Gin Flavor Profile
Lots of juniper. Citrus on the nose, and a bit of citrus on the palette. Faint spiciness a tad of coriander. But folks welcome to junipertown. Anyone looking for something other than juniper here is advised to look elsewhere.
Gordon’s Gin hasn’t been reviewed yet? The world’s best selling brand of gin? It’s been around since the late 18th century, so the odds are if you consider yourself a good Victorian or American Transcendentalist, Gordon’s was already old enough to be your grandfather.
Odds are you’ve seen it. And if you’ve ever sought out cheap gin, you know it.
But I’ve never reviewed it. So let’s take a look at Gordon’s. Purportedly the best bargain in gin.
The nose is quieter than I remembered it being. Citrus, primarily lemon and a good deal of juniper. Not quite overwhelming, and not off putting. I think it smells exactly as a London Dry Gin should. Good, solid, strong, traditional. Just the way we like it.
The taste is sharp. There’s a slight acidic tang, and lots and lots of juniper. Bright, spicy, and a citrus note. Less defined than on the nose, almost like coriander here. The palette dances with lots of juniper. Yes, this would be that “pine trees on fire” taste that some find so unlikable. But classic London Dry drinkers won’t find anything with to complain about here. Sharp, bitter note as the gin finished with the dry sensation. Nice.
This is most definitely grandpa’s gin as grandpa drank it. Not a lot of depth in terms of flavor, but it does what it does and it does it well.
This is where I thought that Gordon’s might really shine.
W/Tonic: Juniper comes through. Nice and classic. Predominantly juniper, but more subtle than expected. Very drinkable, not overbearing in the slightest.
2:1 Martini: Well, I was experimenting a bit – especially given Gordon’s reputation for being strong and assertive. But this came out a bit disappointing. The juniper notes were overpowered and Gordon’s sulked silently into the night, overpowered by a little dry vermouth. I’d ease up a bit, maybe going 5:1 to taste the gin. But then again, Gordon’s is drinkable, but not as smooth as other gins. I’m not sure that I found a sweet spot with Gordon’s where the martini has a solid gin like character but also smooth enough. It lacked depth to appreciate in bigger ratios, and it lacked punch in the smaller ratios. I’d recommend looking elsewhere or for a higher strength of Gordon’s.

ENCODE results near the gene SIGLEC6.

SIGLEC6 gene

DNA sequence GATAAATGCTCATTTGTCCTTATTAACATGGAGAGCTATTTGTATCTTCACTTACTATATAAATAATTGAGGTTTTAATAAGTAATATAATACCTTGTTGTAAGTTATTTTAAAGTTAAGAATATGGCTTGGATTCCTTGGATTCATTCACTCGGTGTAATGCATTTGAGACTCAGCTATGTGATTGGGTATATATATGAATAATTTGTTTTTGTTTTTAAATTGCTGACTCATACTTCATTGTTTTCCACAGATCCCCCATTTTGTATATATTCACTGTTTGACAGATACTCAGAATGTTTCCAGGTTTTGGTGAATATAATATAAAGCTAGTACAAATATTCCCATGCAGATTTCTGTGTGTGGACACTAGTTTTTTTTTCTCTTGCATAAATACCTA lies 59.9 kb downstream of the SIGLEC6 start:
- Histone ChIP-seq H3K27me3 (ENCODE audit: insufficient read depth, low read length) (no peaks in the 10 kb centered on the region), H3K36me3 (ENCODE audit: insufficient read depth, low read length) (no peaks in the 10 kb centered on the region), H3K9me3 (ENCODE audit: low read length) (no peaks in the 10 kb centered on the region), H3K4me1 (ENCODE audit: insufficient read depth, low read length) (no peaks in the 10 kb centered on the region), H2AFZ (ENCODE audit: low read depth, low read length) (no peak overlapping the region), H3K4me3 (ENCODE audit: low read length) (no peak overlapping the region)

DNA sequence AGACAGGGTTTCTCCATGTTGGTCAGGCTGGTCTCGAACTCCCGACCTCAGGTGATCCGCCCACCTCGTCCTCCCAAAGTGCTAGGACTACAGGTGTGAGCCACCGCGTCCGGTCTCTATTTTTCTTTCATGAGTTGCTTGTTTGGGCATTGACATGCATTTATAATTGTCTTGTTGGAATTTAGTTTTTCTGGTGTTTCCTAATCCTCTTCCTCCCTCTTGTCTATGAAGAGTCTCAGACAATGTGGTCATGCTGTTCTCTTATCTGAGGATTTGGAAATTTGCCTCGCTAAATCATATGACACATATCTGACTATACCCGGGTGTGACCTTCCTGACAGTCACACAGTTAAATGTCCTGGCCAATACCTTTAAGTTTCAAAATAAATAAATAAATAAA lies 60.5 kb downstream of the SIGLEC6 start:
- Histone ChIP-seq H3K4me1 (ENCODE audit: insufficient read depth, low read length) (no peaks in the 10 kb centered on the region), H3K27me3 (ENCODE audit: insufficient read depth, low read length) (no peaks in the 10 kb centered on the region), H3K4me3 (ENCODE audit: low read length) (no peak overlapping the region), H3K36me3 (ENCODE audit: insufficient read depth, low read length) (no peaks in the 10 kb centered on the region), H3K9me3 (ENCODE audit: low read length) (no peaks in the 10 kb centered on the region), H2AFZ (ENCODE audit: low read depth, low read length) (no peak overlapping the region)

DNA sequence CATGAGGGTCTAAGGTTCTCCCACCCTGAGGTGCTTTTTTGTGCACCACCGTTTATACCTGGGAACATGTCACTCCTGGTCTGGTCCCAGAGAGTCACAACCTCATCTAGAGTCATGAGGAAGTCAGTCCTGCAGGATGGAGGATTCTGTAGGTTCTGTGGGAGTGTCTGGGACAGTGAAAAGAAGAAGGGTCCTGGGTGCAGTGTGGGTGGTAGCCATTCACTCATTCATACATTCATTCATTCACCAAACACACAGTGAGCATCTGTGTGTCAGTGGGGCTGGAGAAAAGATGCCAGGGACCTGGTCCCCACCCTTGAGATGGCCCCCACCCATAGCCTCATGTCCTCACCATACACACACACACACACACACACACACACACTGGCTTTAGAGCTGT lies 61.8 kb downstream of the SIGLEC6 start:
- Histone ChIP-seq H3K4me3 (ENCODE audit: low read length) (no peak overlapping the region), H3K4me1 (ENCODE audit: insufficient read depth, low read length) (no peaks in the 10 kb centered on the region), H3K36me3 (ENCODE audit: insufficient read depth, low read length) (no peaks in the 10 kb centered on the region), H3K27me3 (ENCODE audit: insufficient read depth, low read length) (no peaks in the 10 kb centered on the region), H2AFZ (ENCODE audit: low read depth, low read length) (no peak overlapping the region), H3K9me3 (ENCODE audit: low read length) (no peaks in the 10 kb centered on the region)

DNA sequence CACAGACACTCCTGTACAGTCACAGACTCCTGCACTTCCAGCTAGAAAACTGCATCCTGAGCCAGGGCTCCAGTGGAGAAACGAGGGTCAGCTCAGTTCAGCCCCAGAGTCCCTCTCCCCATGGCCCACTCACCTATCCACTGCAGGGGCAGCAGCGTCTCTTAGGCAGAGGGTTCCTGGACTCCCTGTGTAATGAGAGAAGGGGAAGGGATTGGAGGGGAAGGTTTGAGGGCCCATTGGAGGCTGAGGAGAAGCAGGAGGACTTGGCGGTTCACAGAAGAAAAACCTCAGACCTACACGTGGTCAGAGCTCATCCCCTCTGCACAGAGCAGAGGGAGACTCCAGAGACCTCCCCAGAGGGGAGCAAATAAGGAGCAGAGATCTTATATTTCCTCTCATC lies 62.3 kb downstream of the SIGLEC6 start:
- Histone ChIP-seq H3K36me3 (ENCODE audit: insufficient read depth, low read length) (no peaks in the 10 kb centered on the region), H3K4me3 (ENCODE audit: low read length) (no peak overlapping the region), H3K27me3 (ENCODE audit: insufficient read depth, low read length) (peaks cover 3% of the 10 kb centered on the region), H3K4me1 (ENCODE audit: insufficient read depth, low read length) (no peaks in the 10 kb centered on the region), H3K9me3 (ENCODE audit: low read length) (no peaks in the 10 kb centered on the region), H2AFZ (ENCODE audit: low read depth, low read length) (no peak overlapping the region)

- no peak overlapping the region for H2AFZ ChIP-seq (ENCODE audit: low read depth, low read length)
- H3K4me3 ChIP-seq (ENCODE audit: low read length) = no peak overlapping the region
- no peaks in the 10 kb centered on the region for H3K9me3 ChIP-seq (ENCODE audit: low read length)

Negroni: Again, decent, but the juniper punch I like in a Negroni is absolutely overwhelmed. If I’m drinking a London Dry Gin [as I like to do] I expect to get that gin like character in the classic cocktails. Sadly, Gordon’s just quietly fades into the background without a fight.
Concluding On Gordon’s.
Overall, I found myself disappointed. Known as a bargain, I wasn’t expecting the smoothness of some more well known and more expensive gins. But I was looking for a bit more punch as a mixing agent. It’s more quiet than I remember it being. While it made a decent gin and tonic, it lacked the punch to assert itself in more complex cocktails.
It’s London Dry and a great deal. But it’s not doing much more for me. If I’m looking for a punchier London Dry Gin and have more than $15 dollars in my pocket, I’d look elsewhere. But in the <$15, bottom shelf category, I think this might be one of the best options there is.
Price: $11/ 750 mL
Origin: United Kingdom
Best consumed: Solid option for a gin and tonic.
Availability: Worldwide and everywhere, although in differing strengths and in some regions slightly different formulations.
Rating: London dry with a punch, until you start mixing with it. If you’re going to stick to Gin and Tonics, a great option. But if you want to do some serious mixing, I suggest looking to other London Dry or Classic style gins.